C. Swindoll, The Grace Awakening, Word, 1990, p. 203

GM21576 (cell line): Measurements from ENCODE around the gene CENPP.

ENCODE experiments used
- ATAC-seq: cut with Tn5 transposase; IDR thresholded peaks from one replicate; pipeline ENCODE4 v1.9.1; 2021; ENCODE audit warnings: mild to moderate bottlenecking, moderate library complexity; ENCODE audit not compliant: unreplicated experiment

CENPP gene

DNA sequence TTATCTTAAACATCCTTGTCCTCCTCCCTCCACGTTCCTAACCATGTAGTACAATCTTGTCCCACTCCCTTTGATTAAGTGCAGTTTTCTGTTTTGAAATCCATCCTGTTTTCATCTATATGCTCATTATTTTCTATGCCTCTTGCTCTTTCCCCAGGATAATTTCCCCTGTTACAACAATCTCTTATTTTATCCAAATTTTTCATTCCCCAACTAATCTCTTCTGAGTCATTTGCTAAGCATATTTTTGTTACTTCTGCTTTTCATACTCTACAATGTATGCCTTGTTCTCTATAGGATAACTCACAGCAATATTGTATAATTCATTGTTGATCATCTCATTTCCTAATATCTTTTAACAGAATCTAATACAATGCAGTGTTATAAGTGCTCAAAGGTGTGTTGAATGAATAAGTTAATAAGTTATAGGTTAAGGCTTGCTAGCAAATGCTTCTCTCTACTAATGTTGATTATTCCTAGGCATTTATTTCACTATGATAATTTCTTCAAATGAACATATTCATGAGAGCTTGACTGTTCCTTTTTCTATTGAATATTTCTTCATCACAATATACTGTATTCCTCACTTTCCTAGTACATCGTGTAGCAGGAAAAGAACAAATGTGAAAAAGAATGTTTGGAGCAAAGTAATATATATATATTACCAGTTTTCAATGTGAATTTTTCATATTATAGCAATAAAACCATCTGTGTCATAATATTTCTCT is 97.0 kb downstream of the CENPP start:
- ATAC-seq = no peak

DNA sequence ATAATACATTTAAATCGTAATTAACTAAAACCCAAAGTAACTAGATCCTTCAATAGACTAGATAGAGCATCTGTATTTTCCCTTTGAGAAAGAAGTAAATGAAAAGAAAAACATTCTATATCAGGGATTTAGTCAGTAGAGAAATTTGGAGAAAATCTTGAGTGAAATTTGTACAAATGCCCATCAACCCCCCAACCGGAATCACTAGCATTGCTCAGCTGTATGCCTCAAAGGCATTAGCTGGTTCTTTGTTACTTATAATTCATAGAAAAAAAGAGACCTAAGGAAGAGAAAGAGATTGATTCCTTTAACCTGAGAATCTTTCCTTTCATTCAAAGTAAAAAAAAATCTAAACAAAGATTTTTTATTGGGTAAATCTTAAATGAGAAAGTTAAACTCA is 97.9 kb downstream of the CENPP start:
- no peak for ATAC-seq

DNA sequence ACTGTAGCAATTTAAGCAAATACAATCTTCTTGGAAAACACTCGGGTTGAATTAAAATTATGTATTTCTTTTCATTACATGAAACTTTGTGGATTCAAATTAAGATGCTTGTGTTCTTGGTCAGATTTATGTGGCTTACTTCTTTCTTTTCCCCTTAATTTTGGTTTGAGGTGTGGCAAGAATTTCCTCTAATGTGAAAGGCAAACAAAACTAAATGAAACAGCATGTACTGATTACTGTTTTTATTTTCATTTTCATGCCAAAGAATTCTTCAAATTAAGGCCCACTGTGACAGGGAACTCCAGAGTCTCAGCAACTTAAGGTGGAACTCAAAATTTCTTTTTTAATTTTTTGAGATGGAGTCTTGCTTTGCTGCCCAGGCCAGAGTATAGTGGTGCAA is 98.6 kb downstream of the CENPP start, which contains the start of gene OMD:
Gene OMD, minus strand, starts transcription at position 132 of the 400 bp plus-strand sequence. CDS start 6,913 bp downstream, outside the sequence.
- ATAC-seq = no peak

Back in Boston in the mid-1960s, Bill Russell was the star basketball center for the world-champion Celtics. It was fun watching him and his team play at the Boston Garden. He dominated the boards, and with effortless ease, he seemed to take charge of the whole court once the game got underway. The whole team revolved around his larger-than-life presence. Sports fans watch him from a distance, respecting his command of the sport. Then, in a radio interview, I heard a comment from Russell that immediately made me feel closer to him, though I have never met the man. The sports reporter asked the all-pro basketball star if he ever got nervous. Russell's answer was surprising. He said, in his inimitable style of blunt honesty, "Before every game, I vomit." Shocked, the sportscaster asked what he did if they played two games the same day. Unflappable Russell replied, "I vomit twice."